Still, his critics are correct on certain points. It is ironic that someone who illustrated how human cultures are fluid and in a sense, artificial, should be idolised by those who contend that depriving someone of their ‘identity’, or merely questioning it, is the most heinous crime imaginable. Said’s thesis skates over the fact that perceptions were sometimes legitimate. Westerners may have regarded some Arab states as brutal and autocratic – this is often because they were exactly thus, and regrettably, remain so today.
Lastly, and one can hardly blame him for this, he is responsible for the creation of one of the hoariest clichés of modern times: ‘the Other’. Can journalists and academics please desist from employing this tiresome phrase, which represents the epitome of our wretched, identity-obsessed world? The same goes for ‘imagined communities’, too.
- Blame it on the box
Sir Ludovic Kennedy has been criticised for complaining that there are too many black people on television. Writing in the Oldie magazine he says: ‘I am all in favour of black advancement but there’s now hardly a TV pub, police station, soap, vox pop or ad without rather more than its fair share of black participation.’
Kennedy was not, I suspect, being racist. What I think he was trying to say is that compared to the ethnic and demographic breakdown of the country, there were disproportionately more black faces on television. As anyone who watches soap operas, news bulletins or television dramas knows, Kennedy is of course correct.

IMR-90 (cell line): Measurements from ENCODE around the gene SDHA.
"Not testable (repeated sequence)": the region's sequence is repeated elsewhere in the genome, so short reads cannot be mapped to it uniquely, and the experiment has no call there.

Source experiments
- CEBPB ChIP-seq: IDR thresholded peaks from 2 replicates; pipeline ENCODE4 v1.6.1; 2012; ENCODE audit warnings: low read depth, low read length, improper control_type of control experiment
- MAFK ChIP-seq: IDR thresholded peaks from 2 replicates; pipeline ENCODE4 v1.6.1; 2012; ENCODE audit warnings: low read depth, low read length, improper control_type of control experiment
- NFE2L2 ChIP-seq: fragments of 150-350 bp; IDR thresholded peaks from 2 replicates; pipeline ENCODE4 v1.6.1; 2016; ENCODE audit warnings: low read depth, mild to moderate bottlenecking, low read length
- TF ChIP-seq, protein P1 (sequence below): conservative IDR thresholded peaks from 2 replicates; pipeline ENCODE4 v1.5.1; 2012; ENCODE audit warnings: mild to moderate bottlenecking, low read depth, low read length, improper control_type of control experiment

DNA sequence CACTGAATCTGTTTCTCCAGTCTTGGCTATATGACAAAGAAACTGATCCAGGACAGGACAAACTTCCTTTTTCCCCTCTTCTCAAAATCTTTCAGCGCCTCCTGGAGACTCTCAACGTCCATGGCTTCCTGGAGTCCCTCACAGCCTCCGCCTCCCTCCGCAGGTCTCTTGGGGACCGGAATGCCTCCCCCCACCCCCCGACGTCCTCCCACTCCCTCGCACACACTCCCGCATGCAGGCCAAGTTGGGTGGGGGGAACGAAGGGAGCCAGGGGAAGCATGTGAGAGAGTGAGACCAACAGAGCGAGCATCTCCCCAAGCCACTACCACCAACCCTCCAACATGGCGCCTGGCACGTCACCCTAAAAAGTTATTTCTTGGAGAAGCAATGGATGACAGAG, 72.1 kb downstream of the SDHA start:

The problem of over-representation in the media raises familiar concerns about the divisive consequences of affirmative action. Yet when it comes to television, it raises another matter. One complaint from the professional ‘anti-racist’ industry is that the public overestimates the number of black and Asians who comprise the British population.
For instance, an Observer survey from two years ago showed that the UK population thought Britain was 24 percent ethnic minority, when the true figure was seven percent. The inference is always that such a misconception is a function of deep-seated racism (and no doubt fear of ‘the other’), or that we spend too much time being fed poison by the Daily Mail. But this is television’s fault, an artefact most Britons consider a window on reality. Most Britons, of all colours, think Britain is browner than it is because this is how they see it on the box.
- Growing pains
I must confess that having recently past my twenty-ninth birthday, I am getting a little tetchy about getting old. I’m thoroughly embarrassed because I’ve always professed to loath our youth-obsessed culture and morbid fear of old age. But noticeable too is my peers’ reaction to it, especially from those in their mid-twenties, who mock my growing geriatrification in a way that betrays their own terror of ageing too. To them I say two things: one day you’ll hit the age of 30. And one day, we’ll all be dead.
Patrick West is the author of Conspicuous Compassion: Why Sometimes it Really is Cruel to be Kind, Civitas, 2004. Buy this book from Amazon (UK).